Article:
On 4/9/2010 4:12:57 PM Lieutenant Colonel Chris Wyatt, Office of Security Cooperation Botswana wrote:
In early April Deputy Assistance Secretary of Defense for Africa Ambassador Vicki Huddleston, visited senior members of government and the Botswana Defence Force (BDF) as part of her first visit to Botswana. Ambassador Huddleston, the senior most Department of Defense official to visit Botswana in the past few years, used this opportunity to pay a courtesy call to the Minister of Defence, Justice and Security, Ambassador Seretse at his office in Gaborone.
The meeting, also attended by Ambassador Stephen Nolan, the U.S. ambassador to Botswana, was very productive as both Minister Seretse and Ambassador Huddleston discussed common areas of interest and potential areas of future cooperation. After her meeting at the Ministry of Defence, Justice and Security, Ambassador Huddleston visited Lt Gen Masire, Chief of the Botswana Defence Force at Sir Seretse Khama Barracks in Gaborone. General Masire, who will retire in July, thanked Ambassador Huddleston for the U.S. military’s long friendship and assistance in the development of the Botswana Defence Force since its founding in 1977.
Ambassador Huddleston’s next stop was the new Defence Command and Staff College (DCSC) in Gaborone. She met the Commandant, Brigadier General Goitseleene Morake, and his staff. At Brigadier Morake’s invitation Ambassador Huddleston served as a guest lecturer for the current class of 34 students. Her topic was “U.S. Defense Policy in Africa.” The lecture was originally scheduled for 30 minutes but drew so much interest and so many questions from the BDF students that it lasted nearly an hour. In her lecture Ambassador Huddleston highlighted U.S. defense interests in Africa, including transnational threats like terrorism, illicit trafficking and climate change, regional and ethnic issues and diseases like HIV/AIDS, malaria and diarrheal infections that undermine security and stability of states and entire regions. The staff college, now in its third academic year, has quickly become a premier military institution and one of the finest staff colleges in Africa. Temporarily housed at a leased former primary school, the DCSC will move to a purpose built facility at Glen Valley (15 kilometers north of Gaborone) in 2012. At Glen Valley the DCSC will train not only Botswana officers but will also begin taking foreign student officers from throughout Africa.
The BDF Air Arm then flew Ambassador Huddleston and her party from Gaborone to Kasane in the far northeast by C-130 transport aircraft.
Heavy rainfall over Gaborone had resulted in a gray, overcast day throughout the first day of her visit. As the crew flew north they left the clouds behind, offering Ambassador Huddleston and her party an aerial view of Botswana’s second diamond mine at Orapa and, further north, the now water filled Makadikadi Pans which are normally dry basins. The flight arrived in Kasane shortly before sunset with clear skies.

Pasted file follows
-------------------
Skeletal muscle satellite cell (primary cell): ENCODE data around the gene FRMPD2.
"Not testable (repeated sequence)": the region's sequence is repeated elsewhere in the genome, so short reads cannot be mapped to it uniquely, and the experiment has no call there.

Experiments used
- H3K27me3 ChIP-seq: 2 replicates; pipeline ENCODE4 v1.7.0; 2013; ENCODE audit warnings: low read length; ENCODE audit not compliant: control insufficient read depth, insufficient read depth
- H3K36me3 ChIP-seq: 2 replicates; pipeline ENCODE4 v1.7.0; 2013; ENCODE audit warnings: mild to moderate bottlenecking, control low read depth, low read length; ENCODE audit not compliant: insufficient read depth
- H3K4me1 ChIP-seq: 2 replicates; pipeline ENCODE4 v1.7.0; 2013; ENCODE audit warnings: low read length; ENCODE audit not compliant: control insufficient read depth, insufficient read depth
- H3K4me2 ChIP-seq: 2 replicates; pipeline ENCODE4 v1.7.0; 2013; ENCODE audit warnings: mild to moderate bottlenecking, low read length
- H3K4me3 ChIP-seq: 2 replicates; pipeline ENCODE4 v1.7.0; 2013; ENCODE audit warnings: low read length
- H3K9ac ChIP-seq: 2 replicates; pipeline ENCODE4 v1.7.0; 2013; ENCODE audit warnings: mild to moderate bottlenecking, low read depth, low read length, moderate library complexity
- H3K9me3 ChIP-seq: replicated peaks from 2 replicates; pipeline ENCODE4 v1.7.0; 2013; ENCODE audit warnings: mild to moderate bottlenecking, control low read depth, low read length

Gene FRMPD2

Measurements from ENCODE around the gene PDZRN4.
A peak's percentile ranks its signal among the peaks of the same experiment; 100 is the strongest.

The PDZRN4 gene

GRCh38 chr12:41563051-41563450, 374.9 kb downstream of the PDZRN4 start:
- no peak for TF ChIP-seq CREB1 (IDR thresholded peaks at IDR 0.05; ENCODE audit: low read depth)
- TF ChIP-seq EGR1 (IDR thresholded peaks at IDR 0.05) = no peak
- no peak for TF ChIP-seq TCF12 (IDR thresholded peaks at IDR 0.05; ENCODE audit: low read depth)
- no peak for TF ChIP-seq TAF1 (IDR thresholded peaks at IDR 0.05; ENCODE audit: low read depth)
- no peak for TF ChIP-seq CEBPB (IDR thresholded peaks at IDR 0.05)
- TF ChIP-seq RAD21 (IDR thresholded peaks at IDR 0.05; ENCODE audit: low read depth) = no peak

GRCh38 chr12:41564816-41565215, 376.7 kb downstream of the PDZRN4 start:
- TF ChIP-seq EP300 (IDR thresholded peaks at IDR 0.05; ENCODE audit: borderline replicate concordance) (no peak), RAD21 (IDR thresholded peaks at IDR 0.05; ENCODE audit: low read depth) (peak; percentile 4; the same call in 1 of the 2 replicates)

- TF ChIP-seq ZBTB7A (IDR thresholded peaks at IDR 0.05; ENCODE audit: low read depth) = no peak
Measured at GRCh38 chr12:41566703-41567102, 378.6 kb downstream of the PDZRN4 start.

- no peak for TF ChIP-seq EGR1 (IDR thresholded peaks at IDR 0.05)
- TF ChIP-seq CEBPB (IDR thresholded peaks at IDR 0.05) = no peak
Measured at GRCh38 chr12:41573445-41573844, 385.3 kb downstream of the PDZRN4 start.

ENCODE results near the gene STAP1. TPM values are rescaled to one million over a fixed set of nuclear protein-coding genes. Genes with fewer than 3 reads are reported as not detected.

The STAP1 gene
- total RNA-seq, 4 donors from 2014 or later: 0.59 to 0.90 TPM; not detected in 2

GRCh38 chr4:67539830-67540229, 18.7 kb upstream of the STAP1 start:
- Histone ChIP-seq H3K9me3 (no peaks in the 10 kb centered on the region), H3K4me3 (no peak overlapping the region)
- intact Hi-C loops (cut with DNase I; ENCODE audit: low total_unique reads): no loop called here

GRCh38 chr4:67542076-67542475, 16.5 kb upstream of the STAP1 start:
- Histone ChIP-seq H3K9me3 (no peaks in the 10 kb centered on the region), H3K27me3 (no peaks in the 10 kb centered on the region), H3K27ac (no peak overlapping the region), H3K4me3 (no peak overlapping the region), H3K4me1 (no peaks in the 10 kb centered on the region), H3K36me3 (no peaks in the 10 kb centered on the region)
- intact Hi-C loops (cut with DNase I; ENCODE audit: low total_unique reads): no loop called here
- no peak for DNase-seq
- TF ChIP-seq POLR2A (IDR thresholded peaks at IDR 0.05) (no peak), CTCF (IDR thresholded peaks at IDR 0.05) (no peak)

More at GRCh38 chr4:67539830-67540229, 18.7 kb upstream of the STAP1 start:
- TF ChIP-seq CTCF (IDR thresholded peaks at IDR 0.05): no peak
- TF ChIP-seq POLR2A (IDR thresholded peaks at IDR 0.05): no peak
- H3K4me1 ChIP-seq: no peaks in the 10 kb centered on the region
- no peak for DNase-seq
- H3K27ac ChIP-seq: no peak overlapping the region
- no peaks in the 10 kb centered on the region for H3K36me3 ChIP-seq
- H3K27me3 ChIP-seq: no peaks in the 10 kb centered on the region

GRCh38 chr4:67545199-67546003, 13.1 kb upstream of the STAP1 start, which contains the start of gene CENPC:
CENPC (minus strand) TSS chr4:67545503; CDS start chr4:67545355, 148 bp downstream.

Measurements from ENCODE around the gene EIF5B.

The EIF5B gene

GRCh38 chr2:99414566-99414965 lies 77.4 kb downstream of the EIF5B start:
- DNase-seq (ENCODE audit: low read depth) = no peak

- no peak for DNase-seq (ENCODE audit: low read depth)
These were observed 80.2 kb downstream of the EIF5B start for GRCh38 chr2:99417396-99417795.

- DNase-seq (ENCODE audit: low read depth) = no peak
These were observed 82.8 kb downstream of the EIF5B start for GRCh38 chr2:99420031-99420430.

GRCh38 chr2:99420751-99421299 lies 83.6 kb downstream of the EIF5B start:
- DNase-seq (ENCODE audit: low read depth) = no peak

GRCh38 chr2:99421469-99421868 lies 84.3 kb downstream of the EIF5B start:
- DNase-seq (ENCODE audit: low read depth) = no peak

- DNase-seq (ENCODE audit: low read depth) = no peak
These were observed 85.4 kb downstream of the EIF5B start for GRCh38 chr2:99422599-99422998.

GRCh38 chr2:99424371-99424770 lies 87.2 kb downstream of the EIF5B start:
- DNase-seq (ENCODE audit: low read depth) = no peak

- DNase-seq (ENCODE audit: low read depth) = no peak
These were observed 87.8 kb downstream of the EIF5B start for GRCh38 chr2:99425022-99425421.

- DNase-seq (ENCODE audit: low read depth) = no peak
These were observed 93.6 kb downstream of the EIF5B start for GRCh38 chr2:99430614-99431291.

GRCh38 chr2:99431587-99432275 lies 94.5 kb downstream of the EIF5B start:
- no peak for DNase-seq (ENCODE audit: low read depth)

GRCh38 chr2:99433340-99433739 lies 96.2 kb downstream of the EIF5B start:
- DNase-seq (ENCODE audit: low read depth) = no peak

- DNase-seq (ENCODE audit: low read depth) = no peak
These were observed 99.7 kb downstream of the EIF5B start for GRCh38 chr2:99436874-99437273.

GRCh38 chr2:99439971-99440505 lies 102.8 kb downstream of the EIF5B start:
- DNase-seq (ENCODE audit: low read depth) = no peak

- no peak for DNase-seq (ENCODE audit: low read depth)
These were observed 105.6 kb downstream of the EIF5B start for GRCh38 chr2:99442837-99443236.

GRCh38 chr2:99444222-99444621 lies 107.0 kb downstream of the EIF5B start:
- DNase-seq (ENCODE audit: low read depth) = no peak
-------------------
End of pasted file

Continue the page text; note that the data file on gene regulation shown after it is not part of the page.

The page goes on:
On the final day of her visit Ambassador Huddleston and party drove to the Chobe Sub Sector headquarters near Kasane, where the Major Israel Mbangwe, 15 Infantry Battalion, Botswana Defence Force gave the visitors an operations brief detailing BDF anti-poaching operations and support to civil authorities in the region. The briefing was followed by a site visit at a BDF base camp in the bush. BDF soldiers use the base to patrol for poachers and protect Botswana’s diverse wildlife from predation. Tourism is the second largest contributor to Botswana’s economy. Conservation is also a significant area of interest for the government. The BDF does its part to protect Botswana’s natural endowments. In Botswana, the protection of wildlife and the environment are considered to be in the interest of national security. The final event hosted by the BDF was a boat trip up the Chobe River with a BDF Engineer Detachment based at Kasane. Members of the Kasane based Engineer Detachment transported Ambassador Huddleston and her party along the Chobe River where she was able to she first hand the variety and abundance of BDF protected wildlife along the banks of the Chobe. This included sightings of elephants, hippos, impalas and the rare puku antelope.
On her return to Gaborone with the BDF Air Arm, Ambassador Huddleston remarked at “as a military, how professional and experienced the BDF is.” She returned to Washington having been very impressed with not only the BDF, but the people and the country of Botswana as well. In her current position as a Department of Defense senior official and her past experience within the State Department, Ambassador Huddleston is a unique person in Washington. For their part, the BDF hopes the trip will prove useful to the long established relationship between the BDF and the U.S. Department of Defense.